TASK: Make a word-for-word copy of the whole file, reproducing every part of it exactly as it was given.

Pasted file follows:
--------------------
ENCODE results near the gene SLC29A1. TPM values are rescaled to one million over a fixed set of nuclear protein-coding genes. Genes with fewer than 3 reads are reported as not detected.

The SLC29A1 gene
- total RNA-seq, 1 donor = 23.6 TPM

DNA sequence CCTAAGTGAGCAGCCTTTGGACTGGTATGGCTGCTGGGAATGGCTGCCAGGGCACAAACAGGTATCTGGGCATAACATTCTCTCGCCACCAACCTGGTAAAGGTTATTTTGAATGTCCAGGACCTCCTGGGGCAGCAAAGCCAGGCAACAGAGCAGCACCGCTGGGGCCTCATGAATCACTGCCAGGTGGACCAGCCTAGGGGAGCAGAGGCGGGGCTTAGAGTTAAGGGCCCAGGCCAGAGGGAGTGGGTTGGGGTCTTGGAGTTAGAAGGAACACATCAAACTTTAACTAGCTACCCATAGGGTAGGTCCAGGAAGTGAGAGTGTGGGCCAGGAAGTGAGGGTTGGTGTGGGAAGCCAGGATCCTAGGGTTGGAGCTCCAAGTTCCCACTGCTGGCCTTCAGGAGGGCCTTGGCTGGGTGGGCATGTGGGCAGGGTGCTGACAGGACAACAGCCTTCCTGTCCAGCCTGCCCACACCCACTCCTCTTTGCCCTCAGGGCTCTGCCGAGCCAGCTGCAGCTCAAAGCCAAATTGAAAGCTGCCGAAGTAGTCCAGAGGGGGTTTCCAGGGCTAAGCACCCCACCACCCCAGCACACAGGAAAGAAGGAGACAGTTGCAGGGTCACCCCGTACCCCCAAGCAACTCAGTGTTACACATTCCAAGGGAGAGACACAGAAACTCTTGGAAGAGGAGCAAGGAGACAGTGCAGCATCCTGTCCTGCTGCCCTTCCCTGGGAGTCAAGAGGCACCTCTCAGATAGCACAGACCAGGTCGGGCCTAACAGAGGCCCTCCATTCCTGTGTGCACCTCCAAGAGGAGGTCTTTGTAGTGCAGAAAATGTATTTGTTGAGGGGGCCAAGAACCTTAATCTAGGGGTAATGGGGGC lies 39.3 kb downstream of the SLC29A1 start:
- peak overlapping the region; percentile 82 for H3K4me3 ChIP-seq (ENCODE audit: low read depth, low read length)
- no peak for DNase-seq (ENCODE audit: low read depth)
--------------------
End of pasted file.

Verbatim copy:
ENCODE results near the gene SLC29A1. TPM values are rescaled to one million over a fixed set of nuclear protein-coding genes. Genes with fewer than 3 reads are reported as not detected.

The SLC29A1 gene
- total RNA-seq, 1 donor = 23.6 TPM

DNA sequence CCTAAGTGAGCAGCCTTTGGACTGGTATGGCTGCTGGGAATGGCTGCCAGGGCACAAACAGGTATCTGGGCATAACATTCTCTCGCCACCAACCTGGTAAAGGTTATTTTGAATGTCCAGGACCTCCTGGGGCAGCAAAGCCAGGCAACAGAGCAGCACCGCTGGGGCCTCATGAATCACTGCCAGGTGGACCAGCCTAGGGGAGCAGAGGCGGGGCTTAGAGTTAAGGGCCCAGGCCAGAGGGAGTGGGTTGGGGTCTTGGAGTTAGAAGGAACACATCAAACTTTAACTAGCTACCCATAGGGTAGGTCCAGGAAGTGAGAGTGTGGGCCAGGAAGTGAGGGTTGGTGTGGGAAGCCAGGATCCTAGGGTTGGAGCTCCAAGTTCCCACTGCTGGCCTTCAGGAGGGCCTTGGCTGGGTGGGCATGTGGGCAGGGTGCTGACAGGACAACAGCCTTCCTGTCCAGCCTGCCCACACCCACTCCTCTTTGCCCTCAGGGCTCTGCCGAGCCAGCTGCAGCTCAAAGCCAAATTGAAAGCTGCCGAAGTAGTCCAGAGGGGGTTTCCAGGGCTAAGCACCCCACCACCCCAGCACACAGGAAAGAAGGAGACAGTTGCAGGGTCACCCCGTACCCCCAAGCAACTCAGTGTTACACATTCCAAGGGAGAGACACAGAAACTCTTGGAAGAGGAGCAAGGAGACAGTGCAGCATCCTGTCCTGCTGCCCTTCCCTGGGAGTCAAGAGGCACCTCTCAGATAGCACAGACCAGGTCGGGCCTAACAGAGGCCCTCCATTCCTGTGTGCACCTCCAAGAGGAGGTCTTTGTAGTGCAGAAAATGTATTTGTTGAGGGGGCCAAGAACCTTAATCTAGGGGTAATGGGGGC lies 39.3 kb downstream of the SLC29A1 start:
- peak overlapping the region; percentile 82 for H3K4me3 ChIP-seq (ENCODE audit: low read depth, low read length)
- no peak for DNase-seq (ENCODE audit: low read depth)